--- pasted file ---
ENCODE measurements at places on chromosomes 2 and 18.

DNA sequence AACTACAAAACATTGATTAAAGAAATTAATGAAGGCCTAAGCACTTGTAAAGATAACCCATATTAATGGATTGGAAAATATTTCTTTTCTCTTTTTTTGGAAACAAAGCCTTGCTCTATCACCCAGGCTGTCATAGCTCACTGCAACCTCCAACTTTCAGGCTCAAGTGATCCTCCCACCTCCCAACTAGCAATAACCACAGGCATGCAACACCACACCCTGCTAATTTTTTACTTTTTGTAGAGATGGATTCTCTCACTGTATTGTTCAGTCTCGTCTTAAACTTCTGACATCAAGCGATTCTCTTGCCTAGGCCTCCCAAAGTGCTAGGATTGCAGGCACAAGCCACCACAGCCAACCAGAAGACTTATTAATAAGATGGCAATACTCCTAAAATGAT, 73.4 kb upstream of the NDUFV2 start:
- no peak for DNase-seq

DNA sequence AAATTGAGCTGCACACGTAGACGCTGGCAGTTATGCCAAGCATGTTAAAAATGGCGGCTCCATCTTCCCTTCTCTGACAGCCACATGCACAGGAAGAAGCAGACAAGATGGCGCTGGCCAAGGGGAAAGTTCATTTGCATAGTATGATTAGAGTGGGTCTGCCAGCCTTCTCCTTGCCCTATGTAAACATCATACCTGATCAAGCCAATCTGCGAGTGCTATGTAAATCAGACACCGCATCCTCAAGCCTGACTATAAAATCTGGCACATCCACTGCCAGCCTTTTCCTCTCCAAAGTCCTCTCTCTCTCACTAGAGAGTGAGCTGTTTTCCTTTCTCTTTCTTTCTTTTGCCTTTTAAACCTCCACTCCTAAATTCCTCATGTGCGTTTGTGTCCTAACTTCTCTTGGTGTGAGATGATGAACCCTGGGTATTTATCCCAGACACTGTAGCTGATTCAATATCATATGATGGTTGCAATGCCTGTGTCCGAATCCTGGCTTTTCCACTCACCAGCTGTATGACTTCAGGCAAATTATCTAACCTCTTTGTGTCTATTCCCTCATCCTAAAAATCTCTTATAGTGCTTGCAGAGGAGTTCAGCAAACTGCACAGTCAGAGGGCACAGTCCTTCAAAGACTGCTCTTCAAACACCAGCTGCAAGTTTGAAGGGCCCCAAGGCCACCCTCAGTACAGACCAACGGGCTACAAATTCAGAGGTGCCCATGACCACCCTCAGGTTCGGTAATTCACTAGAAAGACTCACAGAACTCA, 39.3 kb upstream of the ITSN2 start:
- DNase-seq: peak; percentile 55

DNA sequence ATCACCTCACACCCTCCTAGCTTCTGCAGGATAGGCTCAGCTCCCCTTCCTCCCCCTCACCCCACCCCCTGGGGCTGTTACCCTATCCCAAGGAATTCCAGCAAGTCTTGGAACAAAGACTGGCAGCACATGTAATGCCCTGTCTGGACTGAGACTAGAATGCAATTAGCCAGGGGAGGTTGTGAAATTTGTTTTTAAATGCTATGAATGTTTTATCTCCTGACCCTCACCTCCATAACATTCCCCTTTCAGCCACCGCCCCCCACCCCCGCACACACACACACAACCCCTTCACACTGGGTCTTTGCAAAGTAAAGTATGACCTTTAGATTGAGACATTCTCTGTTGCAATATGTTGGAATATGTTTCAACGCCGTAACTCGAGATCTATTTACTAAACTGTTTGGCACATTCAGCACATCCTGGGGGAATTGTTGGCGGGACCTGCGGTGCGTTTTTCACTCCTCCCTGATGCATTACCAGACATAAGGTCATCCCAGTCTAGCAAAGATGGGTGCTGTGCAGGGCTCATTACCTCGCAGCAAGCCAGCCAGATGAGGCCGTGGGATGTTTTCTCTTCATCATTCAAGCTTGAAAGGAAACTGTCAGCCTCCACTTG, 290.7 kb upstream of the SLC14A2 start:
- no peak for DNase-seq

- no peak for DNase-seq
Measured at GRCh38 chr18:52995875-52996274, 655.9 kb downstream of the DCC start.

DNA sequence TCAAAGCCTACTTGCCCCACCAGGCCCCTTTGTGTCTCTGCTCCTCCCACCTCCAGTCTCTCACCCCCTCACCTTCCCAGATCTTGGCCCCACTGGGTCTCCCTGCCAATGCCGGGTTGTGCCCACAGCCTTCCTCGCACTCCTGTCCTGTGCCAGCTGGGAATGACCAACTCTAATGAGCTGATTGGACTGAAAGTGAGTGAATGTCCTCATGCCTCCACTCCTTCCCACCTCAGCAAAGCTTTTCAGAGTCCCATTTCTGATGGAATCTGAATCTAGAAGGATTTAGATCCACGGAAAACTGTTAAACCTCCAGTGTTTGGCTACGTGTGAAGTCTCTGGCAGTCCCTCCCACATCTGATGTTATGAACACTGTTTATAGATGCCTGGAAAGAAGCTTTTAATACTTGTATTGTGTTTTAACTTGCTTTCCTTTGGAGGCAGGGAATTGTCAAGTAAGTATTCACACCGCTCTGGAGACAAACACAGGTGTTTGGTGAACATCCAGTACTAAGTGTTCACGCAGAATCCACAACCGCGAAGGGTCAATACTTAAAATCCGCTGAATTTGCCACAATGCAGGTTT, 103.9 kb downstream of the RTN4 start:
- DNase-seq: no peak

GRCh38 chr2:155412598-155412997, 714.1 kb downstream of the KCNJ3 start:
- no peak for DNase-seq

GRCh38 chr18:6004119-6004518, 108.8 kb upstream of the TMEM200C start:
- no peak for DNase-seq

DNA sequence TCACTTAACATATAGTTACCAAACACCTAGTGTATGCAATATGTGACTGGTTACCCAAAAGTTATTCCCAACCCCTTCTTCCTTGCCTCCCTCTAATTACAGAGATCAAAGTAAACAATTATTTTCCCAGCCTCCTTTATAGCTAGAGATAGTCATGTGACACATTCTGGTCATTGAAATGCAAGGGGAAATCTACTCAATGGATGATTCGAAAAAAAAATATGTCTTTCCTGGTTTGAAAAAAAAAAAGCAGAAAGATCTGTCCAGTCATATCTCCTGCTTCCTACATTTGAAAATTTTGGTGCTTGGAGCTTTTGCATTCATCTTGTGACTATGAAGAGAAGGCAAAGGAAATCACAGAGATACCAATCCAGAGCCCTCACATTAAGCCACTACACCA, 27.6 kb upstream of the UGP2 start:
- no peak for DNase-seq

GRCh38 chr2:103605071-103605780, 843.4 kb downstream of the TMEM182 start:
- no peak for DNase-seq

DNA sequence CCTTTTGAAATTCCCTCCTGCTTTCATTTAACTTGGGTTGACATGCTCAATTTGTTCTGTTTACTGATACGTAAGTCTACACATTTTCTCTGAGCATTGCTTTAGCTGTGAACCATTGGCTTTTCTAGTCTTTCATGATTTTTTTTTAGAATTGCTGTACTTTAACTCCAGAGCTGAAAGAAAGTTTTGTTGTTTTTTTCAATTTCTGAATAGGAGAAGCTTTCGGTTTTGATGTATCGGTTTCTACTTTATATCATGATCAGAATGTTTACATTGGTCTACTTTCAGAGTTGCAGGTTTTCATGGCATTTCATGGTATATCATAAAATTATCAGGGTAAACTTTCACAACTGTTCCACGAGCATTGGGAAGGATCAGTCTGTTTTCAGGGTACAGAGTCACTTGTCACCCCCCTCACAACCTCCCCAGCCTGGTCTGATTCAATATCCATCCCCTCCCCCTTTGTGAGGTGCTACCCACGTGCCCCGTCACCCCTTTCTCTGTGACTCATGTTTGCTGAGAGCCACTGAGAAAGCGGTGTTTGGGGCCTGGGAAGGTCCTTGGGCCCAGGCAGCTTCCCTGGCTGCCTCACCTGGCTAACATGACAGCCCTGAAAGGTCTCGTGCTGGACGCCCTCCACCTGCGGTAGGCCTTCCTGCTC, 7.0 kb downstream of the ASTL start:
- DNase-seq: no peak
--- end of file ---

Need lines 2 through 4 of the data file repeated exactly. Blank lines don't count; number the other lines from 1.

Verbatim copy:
DNA sequence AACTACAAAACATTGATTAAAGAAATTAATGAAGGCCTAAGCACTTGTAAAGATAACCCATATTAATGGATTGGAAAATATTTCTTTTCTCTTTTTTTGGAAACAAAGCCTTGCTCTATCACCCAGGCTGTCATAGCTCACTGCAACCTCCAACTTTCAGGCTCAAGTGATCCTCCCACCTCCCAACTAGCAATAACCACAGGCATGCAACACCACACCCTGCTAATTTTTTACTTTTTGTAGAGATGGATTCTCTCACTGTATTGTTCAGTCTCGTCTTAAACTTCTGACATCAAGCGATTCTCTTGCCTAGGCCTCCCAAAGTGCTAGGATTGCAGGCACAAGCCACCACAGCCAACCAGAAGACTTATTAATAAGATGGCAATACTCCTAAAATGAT, 73.4 kb upstream of the NDUFV2 start:
- no peak for DNase-seq

DNA sequence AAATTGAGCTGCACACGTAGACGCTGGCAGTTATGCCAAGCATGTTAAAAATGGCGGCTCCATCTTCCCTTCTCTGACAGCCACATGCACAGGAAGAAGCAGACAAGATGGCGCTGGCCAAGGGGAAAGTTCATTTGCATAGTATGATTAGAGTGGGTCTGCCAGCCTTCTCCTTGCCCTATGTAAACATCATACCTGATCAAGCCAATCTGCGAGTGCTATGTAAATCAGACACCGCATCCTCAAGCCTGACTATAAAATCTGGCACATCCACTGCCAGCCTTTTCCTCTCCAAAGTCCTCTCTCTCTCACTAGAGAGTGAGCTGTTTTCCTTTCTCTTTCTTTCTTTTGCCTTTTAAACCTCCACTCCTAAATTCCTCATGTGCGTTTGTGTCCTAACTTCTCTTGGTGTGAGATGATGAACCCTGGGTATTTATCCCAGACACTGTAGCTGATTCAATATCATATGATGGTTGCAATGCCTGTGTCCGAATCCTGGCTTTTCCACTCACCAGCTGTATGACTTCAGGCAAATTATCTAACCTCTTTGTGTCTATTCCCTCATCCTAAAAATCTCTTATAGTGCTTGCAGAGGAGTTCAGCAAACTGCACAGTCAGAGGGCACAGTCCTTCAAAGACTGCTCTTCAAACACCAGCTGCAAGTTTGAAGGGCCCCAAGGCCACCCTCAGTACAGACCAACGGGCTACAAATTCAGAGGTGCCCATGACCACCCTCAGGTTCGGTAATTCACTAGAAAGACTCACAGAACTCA, 39.3 kb upstream of the ITSN2 start: